Signaling in Bayesian Network Congestion Games: the Subtle Power of Symmetry


  • Matteo Castiglioni Politecnico di Milano
  • Andrea Celli Politecnico di Milano
  • Alberto Marchesi Politecnico di Milano
  • Nicola Gatti Politecnico di Milano



Game Theory


Network congestion games are a well-understood model of multi-agent strategic interactions. Despite their ubiquitous applications, it is not clear whether it is possible to design information structures to ameliorate the overall experience of the network users. We focus on Bayesian games with atomic players, where network vagaries are modeled via a (random) state of nature which determines the costs incurred by the players. A third-party entity—the sender—can observe the realized state of the network and exploit this additional information to send a signal to each player. A natural question is the following: is it possible for an informed sender to reduce the overall social cost via the strategic provision of information to players who update their beliefs rationally? The paper focuses on the problem of computing optimal ex ante persuasive signaling schemes, showing that symmetry is a crucial property for its solution. Indeed, we show that an optimal ex ante persuasive signaling scheme can be computed in polynomial time when players are symmetric and have affine cost functions. Moreover, the problem becomes NP-hard when players are asymmetric, even in non-Bayesian settings.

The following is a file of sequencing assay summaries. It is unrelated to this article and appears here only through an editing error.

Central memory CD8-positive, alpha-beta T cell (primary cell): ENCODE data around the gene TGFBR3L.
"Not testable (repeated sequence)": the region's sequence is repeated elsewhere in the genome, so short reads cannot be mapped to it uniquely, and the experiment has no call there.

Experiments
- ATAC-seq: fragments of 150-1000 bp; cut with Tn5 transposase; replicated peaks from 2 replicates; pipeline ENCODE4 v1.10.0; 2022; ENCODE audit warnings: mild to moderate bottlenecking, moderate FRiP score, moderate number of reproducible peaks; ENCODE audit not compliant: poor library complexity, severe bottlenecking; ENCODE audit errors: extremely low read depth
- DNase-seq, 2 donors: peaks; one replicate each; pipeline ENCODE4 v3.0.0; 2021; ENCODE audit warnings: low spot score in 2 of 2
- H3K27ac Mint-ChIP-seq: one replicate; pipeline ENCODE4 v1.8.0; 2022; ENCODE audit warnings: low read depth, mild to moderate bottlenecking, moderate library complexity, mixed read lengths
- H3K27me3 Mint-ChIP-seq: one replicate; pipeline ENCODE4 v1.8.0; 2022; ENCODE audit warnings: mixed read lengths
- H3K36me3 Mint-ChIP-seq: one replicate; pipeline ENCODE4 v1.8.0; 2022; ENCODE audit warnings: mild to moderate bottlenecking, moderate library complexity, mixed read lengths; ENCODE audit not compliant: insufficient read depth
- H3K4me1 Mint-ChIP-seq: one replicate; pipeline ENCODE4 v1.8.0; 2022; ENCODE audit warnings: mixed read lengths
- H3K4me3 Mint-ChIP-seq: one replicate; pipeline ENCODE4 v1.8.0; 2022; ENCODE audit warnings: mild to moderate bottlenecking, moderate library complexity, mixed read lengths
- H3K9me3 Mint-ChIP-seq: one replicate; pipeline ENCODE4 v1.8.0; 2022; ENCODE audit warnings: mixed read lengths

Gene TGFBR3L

How to Cite

Castiglioni, M., Celli, A., Marchesi, A., & Gatti, N. (2021). Signaling in Bayesian Network Congestion Games: the Subtle Power of Symmetry. Proceedings of the AAAI Conference on Artificial Intelligence, 35(6), 5252-5259.



AAAI Technical Track on Game Theory and Economic Paradigms